Best High End Acoustic Guitars in 2019
As you become a more advanced guitar player, you’ll surely begin to look for the best high-end acoustic guitar. You’re now on the quest to get a guitar that equals your abilities and supports your dreams of going pro. You want a guitar that’s made with higher-grade woods, is equipped with better acoustic tech and hardware and has been subjected to the strictest quality check.s. A guitar that will be with you every step of the way as you become the musician you’ve always wanted to be. Here are 9 models you can definitely spend your hard-earned money on.
Our Top High End Guitar Picks
|Gibson Hummingbird||When you’re up against the instantly recognizable Gibson Hummingbird, you should know that the fight is already over before it even begins. The Gibson Hummingbird Rosewood Avant Garde model for 2018 is slightly different however, but it is a Hummingbird. This slim body dreadnought with a cutaway definitely lives up to its world-renowned name.|
|Taylor 414ce||Another high-end guitar that’s worth the investment is the Taylor 414ce, a Grand Auditorium acoustic with a cutaway. The combination of the woods used in this guitar, along with its advanced internal bracing, gives it a great intonation and tonal clarity in addition to an impressive projection and sustain. It’s a highly responsive and versatile guitar you definitely should consider.|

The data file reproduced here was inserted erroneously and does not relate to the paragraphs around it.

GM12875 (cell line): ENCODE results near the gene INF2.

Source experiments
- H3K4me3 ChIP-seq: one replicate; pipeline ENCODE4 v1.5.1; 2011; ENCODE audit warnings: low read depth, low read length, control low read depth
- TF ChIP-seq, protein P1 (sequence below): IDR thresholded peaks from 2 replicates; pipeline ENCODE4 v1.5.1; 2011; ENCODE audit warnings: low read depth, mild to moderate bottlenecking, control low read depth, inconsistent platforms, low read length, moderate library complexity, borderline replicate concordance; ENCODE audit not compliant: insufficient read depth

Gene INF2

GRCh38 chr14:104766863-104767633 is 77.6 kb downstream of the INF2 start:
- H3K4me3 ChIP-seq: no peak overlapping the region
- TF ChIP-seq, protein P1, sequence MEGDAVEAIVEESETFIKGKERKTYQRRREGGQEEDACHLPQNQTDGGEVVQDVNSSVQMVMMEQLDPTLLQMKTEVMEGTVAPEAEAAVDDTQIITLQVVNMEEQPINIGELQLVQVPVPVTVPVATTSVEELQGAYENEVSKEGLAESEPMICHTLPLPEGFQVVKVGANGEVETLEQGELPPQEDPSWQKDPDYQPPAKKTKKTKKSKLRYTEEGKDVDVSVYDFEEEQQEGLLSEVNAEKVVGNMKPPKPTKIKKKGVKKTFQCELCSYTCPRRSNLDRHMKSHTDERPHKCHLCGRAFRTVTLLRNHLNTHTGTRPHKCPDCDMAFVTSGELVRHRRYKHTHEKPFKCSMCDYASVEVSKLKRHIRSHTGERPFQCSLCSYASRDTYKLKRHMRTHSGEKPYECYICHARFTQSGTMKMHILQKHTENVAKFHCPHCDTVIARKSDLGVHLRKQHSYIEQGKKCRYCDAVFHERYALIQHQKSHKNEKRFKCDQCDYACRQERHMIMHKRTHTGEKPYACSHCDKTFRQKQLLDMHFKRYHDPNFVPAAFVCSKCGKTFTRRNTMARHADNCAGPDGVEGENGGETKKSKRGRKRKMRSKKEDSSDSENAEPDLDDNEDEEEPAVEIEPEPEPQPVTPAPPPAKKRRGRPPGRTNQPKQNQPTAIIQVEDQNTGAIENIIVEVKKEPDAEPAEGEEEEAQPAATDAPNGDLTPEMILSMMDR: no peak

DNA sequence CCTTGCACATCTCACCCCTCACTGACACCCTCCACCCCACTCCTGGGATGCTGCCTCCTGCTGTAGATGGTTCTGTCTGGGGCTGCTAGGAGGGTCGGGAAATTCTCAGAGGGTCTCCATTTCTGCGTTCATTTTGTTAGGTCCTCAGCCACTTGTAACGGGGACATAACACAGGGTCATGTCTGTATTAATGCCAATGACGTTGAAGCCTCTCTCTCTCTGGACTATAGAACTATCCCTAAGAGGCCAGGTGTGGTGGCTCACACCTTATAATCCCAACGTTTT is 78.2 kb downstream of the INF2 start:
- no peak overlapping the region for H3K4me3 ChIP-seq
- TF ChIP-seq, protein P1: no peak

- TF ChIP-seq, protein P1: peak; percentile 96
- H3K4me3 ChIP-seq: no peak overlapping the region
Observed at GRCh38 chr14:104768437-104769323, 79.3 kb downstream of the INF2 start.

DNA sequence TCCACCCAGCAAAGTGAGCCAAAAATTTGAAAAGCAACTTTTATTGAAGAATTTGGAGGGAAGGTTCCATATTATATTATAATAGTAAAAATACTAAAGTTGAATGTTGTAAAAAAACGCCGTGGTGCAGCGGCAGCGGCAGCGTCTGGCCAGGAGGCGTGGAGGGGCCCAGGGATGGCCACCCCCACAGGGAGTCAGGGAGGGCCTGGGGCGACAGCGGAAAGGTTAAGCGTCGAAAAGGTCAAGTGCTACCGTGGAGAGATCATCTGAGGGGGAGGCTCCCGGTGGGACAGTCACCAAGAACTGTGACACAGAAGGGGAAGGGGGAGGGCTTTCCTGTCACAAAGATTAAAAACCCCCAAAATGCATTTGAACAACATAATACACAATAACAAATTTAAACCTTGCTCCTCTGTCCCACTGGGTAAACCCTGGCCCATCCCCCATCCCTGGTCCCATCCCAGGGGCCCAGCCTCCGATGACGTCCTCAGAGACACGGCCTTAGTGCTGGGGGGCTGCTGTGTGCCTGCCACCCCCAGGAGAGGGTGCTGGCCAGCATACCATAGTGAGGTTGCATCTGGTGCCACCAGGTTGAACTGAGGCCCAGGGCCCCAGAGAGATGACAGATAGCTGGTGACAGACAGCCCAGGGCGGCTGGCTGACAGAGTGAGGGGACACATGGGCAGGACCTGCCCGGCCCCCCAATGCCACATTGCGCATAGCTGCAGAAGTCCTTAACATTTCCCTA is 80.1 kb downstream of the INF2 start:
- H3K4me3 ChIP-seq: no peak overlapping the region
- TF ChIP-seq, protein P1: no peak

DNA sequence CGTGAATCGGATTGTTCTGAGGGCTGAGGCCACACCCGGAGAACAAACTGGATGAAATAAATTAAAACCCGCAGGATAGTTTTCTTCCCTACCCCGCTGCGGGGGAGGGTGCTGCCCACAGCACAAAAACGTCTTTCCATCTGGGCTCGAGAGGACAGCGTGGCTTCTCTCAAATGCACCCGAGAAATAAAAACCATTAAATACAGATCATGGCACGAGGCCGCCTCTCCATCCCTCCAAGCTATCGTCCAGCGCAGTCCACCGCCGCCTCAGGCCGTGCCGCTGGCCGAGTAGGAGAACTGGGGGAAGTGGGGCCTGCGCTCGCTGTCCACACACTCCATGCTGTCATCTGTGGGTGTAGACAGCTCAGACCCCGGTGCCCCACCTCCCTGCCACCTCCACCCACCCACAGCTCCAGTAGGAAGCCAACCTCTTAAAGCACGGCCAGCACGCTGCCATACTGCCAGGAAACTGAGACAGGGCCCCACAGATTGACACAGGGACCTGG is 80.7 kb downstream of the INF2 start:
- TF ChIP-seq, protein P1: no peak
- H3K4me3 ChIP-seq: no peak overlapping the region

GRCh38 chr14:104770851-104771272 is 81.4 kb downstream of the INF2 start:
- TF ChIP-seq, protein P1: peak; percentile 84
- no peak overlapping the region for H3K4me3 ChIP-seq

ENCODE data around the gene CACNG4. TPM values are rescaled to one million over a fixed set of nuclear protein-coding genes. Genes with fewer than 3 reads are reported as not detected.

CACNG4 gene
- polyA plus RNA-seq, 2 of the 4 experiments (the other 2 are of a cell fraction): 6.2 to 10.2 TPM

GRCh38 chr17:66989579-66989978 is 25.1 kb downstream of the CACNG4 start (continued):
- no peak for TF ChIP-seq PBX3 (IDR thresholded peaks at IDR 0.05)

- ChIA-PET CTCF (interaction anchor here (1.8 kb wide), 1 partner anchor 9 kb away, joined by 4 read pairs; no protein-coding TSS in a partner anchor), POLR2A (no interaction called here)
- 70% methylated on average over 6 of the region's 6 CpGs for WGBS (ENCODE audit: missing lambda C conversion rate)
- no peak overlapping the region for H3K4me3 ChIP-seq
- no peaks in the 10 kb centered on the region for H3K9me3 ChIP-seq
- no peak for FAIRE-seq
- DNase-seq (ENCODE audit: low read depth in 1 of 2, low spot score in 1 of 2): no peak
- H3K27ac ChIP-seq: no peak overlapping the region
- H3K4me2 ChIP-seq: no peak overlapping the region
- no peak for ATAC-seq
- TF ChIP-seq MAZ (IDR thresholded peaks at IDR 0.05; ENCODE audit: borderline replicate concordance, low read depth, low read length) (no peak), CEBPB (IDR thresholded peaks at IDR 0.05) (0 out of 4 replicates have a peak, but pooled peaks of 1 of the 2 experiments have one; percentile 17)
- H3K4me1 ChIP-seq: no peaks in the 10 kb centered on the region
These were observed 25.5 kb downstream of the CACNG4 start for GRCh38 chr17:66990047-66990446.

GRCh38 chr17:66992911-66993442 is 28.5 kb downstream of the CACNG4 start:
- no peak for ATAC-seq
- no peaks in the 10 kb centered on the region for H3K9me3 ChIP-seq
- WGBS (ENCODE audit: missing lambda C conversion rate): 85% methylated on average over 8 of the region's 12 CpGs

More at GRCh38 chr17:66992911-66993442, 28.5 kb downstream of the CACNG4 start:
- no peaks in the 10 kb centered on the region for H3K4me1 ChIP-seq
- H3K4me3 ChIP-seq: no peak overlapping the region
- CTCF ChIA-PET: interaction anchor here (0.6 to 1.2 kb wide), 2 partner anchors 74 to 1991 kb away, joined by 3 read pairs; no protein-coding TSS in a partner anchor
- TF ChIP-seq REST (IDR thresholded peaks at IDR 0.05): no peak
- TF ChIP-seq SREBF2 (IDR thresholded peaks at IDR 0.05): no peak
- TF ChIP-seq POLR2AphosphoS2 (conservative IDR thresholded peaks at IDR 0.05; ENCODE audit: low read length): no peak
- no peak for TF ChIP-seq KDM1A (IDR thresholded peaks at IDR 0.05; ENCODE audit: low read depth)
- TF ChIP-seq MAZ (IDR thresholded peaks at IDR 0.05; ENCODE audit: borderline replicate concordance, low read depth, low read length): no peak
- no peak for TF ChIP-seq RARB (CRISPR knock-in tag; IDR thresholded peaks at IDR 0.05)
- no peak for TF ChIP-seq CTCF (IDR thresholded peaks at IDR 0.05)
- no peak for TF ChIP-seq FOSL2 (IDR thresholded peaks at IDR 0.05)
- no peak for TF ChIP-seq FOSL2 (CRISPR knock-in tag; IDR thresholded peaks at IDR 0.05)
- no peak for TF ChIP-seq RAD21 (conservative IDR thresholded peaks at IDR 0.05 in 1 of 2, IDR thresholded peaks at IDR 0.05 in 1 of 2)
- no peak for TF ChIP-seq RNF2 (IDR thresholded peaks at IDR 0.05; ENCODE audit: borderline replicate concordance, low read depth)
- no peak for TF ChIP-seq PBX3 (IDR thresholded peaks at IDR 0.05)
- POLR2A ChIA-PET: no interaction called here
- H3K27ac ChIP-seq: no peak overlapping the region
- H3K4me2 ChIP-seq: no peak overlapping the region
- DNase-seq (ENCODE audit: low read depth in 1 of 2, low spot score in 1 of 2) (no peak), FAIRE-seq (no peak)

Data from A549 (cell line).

|Gibson J-45||It’s easy to see why many musicians aspire to have the Gibson J-45. The Sitka spruce top coupled with a genuine mahogany neck, back and sides give the J-45 a rich and soulful sound with a great tonal balance, a quality that has made it one of Gibson’s best-selling acoustic guitars. The Gibson J-45 is definitely worth every penny.|
|Martin D-28||Now, this Martin isn’t going to back off from Gibson’s ‘bird, as it, too, has a fierce reputation as a musician’s favorite. If you are serious about your craft, the Martin D-28 can really take you to new heights. Featuring a solid Sitka spruce top, and solid East Indian rosewood back and sides, this is really the ‘quintessential Martin acoustic.’|
|Taylor 814ce||Boy, now this Taylor is really something that can take your breath away with its superior craftsmanship, playability and sound quality. The Taylor 814ce certainly feels and sounds like a luxury offering. It features a brand-new Taylor pickup and bracing design, giving the guitar greater sustain and tonal clarity. This Grand Auditorium guitar also has a Venetian cutaway.|